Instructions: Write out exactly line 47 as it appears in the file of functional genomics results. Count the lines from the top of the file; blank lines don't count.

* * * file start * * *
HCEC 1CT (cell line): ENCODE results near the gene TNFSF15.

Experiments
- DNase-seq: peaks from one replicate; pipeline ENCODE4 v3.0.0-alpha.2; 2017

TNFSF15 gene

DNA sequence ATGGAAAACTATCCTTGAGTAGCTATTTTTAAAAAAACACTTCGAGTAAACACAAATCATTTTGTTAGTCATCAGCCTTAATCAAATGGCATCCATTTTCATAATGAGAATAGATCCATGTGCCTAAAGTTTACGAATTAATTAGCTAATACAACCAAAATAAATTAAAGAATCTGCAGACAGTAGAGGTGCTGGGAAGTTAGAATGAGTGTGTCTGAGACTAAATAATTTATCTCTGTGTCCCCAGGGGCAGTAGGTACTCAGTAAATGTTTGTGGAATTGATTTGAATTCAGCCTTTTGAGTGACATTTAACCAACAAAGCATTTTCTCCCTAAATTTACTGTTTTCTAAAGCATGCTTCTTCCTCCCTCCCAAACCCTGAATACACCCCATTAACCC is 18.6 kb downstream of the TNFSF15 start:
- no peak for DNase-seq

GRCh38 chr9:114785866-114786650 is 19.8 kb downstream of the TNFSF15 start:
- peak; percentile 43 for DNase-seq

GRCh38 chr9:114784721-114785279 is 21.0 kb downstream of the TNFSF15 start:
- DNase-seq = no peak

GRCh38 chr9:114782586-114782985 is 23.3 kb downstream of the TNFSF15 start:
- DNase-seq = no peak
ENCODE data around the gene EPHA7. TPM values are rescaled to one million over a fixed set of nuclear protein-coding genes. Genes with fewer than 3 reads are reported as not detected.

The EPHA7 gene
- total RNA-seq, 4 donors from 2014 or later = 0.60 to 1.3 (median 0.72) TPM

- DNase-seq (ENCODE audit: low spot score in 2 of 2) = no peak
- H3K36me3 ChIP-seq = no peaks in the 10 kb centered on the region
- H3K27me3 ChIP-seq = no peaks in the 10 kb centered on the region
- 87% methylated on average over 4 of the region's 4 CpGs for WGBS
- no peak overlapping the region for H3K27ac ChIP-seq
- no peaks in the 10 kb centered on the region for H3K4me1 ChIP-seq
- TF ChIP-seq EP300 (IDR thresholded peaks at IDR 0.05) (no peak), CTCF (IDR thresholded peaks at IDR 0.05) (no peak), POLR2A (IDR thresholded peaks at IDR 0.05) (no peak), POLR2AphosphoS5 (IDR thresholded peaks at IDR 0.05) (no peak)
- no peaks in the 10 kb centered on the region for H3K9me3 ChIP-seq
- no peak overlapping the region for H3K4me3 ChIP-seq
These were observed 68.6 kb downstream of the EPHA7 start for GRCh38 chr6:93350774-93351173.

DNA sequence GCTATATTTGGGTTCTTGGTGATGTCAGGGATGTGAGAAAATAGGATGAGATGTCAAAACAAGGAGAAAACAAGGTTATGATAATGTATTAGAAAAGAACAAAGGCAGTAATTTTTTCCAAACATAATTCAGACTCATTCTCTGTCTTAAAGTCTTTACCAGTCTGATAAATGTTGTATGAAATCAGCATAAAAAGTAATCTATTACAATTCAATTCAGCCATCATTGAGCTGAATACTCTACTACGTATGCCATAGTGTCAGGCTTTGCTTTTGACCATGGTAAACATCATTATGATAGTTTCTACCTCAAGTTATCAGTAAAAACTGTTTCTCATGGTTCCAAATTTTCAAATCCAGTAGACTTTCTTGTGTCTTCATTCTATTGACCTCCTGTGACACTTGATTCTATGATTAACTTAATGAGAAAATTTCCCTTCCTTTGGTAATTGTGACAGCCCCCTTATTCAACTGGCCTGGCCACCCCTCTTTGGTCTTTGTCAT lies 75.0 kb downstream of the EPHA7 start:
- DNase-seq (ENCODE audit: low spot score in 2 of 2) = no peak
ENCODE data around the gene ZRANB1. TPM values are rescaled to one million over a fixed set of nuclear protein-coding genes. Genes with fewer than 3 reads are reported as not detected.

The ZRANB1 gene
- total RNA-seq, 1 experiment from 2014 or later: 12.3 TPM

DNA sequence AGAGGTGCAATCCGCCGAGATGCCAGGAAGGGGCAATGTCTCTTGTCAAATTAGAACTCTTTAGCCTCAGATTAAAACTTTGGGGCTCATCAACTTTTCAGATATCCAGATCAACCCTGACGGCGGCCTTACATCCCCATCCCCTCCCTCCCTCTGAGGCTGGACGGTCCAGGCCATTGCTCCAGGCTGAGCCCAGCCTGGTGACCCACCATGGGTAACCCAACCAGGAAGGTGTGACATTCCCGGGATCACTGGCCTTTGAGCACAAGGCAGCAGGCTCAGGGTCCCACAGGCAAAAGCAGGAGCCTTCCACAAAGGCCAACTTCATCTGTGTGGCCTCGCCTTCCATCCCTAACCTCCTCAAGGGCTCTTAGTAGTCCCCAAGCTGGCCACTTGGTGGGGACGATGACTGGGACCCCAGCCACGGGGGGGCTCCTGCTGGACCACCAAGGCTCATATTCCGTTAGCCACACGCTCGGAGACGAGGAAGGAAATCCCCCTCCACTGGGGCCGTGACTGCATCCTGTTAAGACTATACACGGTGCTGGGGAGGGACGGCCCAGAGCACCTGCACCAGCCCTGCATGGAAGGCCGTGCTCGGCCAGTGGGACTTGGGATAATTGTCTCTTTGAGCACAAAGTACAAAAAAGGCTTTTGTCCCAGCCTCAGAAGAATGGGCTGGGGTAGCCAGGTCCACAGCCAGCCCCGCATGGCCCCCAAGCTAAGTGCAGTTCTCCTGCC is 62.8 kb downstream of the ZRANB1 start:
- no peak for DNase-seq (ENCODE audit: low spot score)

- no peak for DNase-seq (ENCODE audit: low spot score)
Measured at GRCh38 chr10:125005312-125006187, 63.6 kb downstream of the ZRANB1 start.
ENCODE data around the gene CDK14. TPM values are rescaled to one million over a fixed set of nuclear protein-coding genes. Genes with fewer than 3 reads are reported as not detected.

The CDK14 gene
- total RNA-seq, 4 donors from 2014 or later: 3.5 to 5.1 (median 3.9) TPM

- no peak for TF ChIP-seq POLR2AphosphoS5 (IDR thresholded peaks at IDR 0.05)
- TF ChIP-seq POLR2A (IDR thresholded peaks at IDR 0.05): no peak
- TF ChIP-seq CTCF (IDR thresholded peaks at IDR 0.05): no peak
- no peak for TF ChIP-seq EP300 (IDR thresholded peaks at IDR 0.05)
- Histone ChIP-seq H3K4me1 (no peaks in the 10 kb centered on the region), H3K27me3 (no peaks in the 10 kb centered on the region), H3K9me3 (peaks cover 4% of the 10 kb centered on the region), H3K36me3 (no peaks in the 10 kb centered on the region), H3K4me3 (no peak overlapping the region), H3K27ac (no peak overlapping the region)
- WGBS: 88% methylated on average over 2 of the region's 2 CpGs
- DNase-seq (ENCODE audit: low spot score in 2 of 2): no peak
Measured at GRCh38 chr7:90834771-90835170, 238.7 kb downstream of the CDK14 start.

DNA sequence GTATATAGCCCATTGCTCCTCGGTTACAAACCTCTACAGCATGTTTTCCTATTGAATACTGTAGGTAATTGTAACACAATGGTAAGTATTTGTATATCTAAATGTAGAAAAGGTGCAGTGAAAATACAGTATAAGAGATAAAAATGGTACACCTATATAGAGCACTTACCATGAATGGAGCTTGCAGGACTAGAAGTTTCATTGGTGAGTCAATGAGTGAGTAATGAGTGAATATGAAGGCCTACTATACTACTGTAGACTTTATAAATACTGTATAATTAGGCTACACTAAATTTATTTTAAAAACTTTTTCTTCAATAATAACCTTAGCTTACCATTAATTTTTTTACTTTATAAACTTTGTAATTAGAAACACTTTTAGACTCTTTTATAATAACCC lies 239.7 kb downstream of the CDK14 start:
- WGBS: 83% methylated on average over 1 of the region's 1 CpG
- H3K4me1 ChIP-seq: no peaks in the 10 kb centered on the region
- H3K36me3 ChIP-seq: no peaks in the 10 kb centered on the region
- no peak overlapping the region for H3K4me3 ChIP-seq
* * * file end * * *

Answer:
- WGBS: 83% methylated on average over 1 of the region's 1 CpG